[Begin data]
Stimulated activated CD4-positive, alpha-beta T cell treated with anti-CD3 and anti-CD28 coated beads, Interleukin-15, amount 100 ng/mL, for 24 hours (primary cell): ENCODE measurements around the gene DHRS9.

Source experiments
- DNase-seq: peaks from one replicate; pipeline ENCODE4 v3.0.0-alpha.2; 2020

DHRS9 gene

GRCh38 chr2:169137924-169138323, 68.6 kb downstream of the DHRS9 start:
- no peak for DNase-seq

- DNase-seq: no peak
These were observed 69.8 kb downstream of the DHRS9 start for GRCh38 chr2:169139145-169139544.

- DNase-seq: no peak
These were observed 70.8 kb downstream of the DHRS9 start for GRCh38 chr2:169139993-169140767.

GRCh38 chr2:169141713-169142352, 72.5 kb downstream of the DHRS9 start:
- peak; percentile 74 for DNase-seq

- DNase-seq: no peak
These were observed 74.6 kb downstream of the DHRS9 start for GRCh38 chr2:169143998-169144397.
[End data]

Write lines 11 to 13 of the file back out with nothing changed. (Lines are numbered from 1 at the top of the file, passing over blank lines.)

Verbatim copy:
GRCh38 chr2:169141713-169142352, 72.5 kb downstream of the DHRS9 start:
- peak; percentile 74 for DNase-seq

- DNase-seq: no peak